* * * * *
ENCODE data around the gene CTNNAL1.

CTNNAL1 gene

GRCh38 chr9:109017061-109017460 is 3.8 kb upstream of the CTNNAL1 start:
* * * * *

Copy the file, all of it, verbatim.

ENCODE data around the gene CTNNAL1.

CTNNAL1 gene

GRCh38 chr9:109017061-109017460 is 3.8 kb upstream of the CTNNAL1 start: